Even though my only current book for sale has nothing to do with family adventure travel, family adventure travel is exactly what most of my initial posts on Instagram were about—because I was travelling with my kids and freelance writing along the way. My book is about freelance writing, so it all ties in.

Regardless of how you promote your work on Instagram, be sure to share at least a little bit of your personal life—even if it’s a picture of a nice flower you admired as you were walking outside. That way, people will get to know you better and will be more likely to buy from you.

Convinced you should get Instagram for your writing business? Here are the steps to using Instagram for writers.

cell phone showing instagram next to a laptop on a wooden table. Only part of the laptop is visible. Instagram for Writers on MultiTalented Writers. Photo by Le Buzz on Unsplash

1. Create your Instagram account if you don’t yet have one

Creating an Instagram account is pretty straight forward.

You can sign up either by clicking “sign up with Facebook” or you can sign up using an email address. Facebook owns Instagram, so while I usually don’t recommend the “sign up with Facebook” option for most websites, for this particular case, it makes sense to do so. It’s convenient and Facebook already has all your info anyhow, so… If you go that route, just click “sign up with Facebook” and follow the prompts. Here’s a step-by-step if you choose to sign up with your email address.

Please note that I work from my laptop and find many writers do the same, so the step-by-step below is shown as it appears on a laptop. The sign-up process from mobile looks a little different.


  • Fill in the info below “Sign up with Facebook”
  • Click “sign up.”

Instagram sign up screen


  • Once you click “sign up,” a new screen will appear asking you to confirm your email address. Click on the “send confirmation” button.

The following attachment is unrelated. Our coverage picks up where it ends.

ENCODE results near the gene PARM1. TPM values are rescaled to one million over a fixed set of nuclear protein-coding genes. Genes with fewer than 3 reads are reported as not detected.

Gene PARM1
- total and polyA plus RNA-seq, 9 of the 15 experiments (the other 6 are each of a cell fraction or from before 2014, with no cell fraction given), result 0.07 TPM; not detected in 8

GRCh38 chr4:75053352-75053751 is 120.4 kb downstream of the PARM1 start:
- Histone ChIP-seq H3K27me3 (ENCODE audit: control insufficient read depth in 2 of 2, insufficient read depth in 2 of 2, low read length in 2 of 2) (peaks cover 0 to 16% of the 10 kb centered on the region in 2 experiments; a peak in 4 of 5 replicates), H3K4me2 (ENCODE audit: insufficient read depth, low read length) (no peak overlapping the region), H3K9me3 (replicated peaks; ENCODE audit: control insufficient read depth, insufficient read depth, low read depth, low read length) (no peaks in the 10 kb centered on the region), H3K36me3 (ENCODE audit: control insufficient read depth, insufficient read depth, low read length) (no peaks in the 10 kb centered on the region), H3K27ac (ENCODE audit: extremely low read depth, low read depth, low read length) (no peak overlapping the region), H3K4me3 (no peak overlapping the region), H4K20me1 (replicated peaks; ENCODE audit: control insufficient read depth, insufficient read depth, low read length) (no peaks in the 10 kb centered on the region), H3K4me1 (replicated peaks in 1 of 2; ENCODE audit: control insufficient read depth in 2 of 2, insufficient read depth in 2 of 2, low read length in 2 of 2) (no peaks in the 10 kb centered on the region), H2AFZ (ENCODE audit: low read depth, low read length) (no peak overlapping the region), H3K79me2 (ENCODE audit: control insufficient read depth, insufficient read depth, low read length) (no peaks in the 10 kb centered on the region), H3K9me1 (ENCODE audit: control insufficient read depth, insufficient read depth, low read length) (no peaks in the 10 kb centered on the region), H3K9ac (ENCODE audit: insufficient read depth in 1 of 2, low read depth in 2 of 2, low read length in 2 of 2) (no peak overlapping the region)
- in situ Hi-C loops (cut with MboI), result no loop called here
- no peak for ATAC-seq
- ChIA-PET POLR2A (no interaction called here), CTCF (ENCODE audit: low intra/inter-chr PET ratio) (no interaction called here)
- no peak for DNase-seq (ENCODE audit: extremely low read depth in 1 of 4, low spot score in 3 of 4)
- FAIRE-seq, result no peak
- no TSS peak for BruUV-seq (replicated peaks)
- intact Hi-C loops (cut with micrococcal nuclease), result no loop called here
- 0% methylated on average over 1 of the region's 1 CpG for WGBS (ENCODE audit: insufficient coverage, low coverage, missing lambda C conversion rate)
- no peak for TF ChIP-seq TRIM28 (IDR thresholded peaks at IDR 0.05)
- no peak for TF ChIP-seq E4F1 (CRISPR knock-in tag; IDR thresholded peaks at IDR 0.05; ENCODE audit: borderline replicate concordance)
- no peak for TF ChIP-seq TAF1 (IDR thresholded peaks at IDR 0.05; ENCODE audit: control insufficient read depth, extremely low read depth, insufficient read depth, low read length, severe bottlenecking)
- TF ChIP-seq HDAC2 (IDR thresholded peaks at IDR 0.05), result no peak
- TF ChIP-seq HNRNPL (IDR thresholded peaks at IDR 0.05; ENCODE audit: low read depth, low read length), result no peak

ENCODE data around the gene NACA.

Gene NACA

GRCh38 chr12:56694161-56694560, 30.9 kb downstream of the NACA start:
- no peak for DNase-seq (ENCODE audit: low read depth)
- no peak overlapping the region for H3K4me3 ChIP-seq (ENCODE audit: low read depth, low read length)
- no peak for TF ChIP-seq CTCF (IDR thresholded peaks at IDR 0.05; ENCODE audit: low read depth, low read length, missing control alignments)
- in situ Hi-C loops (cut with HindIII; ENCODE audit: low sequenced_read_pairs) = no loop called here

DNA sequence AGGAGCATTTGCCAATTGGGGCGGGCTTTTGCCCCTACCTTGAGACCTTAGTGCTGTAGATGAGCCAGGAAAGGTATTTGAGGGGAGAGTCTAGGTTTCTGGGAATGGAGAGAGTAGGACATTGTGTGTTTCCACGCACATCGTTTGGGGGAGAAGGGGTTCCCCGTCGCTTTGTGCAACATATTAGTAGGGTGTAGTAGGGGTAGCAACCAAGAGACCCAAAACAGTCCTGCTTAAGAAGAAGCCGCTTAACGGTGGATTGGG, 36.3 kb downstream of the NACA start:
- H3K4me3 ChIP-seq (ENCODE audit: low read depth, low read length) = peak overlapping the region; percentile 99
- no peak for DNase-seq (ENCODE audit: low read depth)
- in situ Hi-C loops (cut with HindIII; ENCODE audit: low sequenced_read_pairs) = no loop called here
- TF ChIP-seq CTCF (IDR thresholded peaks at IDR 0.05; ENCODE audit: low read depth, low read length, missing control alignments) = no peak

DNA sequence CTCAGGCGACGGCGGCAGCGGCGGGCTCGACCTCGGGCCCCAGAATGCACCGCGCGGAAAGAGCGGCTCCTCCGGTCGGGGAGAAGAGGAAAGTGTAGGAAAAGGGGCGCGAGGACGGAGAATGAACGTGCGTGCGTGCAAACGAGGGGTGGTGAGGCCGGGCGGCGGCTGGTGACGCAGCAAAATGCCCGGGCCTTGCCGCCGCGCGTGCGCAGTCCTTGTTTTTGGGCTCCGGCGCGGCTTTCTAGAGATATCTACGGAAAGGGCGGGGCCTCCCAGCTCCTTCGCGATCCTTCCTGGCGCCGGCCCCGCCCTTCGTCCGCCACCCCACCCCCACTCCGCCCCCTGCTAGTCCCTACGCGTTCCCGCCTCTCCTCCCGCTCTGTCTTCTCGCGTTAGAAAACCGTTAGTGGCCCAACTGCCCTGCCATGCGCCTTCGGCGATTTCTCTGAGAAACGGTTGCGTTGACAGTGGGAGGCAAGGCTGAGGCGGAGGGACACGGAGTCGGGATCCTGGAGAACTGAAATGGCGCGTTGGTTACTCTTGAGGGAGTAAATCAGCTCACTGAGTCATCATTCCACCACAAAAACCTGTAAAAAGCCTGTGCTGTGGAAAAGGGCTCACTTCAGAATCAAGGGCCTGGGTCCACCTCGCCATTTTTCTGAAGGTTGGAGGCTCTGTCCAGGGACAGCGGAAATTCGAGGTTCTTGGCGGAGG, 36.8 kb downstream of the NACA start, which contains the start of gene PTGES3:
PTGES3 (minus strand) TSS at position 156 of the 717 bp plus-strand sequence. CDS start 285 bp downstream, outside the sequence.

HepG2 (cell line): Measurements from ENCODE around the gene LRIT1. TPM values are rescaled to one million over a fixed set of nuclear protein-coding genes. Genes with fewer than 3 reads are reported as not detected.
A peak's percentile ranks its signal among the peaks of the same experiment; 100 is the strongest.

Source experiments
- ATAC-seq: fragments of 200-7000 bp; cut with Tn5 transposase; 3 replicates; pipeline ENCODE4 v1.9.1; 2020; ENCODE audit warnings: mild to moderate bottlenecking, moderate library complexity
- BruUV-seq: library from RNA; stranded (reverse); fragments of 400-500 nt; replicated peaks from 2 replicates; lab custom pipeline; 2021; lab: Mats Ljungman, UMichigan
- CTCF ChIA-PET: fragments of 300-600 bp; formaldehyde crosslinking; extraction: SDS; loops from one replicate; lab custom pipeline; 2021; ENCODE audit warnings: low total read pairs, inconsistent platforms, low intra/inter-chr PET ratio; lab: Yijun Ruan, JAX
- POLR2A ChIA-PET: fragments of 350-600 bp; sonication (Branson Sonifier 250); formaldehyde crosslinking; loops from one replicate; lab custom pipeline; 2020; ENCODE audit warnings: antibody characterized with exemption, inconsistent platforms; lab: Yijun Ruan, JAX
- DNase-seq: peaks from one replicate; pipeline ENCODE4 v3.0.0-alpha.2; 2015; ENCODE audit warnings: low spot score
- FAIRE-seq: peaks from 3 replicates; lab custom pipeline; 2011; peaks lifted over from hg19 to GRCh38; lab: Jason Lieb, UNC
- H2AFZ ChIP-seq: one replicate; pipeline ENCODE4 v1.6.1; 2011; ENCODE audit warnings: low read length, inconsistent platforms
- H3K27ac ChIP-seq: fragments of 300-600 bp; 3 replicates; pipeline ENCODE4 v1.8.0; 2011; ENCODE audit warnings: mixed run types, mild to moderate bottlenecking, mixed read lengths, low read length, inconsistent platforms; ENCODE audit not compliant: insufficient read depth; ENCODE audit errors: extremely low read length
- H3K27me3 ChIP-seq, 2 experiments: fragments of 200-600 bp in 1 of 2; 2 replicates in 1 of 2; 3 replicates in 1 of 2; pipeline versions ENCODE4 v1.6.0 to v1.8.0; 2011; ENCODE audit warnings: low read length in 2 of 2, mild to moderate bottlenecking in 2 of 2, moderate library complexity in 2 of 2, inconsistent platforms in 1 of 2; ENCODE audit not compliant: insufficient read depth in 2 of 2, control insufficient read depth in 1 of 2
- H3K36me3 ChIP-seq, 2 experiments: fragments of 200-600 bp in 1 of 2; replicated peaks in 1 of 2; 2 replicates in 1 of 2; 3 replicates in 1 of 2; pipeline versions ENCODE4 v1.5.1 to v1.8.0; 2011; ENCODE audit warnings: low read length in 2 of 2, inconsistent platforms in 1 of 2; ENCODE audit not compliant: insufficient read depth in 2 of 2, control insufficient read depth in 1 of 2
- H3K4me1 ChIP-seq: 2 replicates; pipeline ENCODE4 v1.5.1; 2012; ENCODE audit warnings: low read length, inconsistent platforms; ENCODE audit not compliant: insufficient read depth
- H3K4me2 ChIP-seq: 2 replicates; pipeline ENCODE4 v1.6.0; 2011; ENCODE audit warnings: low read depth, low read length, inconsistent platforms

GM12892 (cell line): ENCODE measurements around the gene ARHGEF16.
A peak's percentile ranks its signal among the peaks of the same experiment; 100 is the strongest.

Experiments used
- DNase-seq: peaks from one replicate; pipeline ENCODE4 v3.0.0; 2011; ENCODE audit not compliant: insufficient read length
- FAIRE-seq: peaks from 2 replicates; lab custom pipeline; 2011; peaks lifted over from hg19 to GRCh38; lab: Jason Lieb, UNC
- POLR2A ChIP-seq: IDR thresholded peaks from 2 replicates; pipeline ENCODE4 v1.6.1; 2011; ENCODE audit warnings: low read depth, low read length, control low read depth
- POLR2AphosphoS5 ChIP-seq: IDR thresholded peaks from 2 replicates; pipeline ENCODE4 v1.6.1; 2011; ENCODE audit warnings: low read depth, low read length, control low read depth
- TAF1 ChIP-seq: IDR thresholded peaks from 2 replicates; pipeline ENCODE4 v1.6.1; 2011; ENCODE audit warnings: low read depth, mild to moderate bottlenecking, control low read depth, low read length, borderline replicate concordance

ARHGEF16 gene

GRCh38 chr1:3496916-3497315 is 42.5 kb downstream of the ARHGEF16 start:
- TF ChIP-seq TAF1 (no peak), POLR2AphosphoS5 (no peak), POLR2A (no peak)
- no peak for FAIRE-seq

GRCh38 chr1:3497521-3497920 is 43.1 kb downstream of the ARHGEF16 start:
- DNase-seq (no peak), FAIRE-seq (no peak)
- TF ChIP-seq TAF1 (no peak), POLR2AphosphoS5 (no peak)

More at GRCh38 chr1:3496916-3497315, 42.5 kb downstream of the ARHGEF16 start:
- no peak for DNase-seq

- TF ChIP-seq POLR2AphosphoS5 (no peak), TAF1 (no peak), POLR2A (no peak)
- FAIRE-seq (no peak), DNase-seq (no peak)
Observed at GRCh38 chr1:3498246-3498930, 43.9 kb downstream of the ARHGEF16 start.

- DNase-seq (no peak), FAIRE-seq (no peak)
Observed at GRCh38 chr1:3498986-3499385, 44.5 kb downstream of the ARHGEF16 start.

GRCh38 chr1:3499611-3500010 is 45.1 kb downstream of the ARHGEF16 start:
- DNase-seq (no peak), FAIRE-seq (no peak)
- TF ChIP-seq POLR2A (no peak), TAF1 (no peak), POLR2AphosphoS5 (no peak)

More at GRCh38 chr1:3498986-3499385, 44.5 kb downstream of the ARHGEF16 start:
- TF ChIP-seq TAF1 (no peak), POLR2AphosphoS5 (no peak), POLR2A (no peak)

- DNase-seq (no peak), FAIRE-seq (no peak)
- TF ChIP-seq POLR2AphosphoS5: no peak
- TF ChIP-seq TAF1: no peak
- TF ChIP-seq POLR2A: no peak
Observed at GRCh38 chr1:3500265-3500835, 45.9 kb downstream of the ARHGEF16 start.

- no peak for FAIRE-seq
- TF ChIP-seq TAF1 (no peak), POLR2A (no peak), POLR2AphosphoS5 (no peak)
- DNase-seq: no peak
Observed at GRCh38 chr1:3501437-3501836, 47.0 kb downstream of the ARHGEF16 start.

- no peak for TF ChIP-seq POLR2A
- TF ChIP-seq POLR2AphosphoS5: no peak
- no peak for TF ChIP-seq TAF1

Screen capture of Instagram sign up screen for confirming email address.



  • Once you click “send confirmation,” a very small notice at the bottom of your screen will appear that says “Sent! Check your email.”
  • Check your email and click on the “confirm your email address” link sent by Instagram. Once you do, you’ll be automatically taken to the following screen:


Screen capture of suggested accounts to follow on Instagram, with a search bar on top of the listed accounts.



  • At this point you can choose some of the suggested accounts or use the search bar to find some. I suggest searching for “booklover” and following both the hashtag as well as accounts with “book lover” in their handles. Try other variations, such as reader, books, etc.
  • Don’t forget to follow some writers, too—we live in a world of collaboration, not competition, especially online. Becoming part of an author community will only help you in your writing goals. Stay tuned for suggestions on accounts to follow.
  • Once you’ve followed a few people, let’s tell your audience a little about you by filling in your profile details.

2. Fill in your details

  • Click on your profile button, which looks like a head and shoulders.


Instagram screen capture, how to go to your profile. Instagram for writers on MultTalented Writers


  • Click “edit profile:”

Instagram screen capture "edit your profile." Instagram for Writers on MultiTalented Writers


  • Fill in your details, like your website url and a brief bio. I personally almost never list my phone number on any social media, but it’s up to you if you’d like to include it.
  • Once you’ve filled in your details, click “done.” Now you can switch to a business profile.

3. Switch to a business account (you can do this step later if you prefer)

If you’re a writer of any kind, but especially if you’re a blogger, your audience wants to get to know you, so yes, it’s not only cool but advisable to get vulnerable and show them the real you. For that, a personal account would do the trick. However, you also want to be able to eventually advertise to your audience, and for that, you’ll need a business account.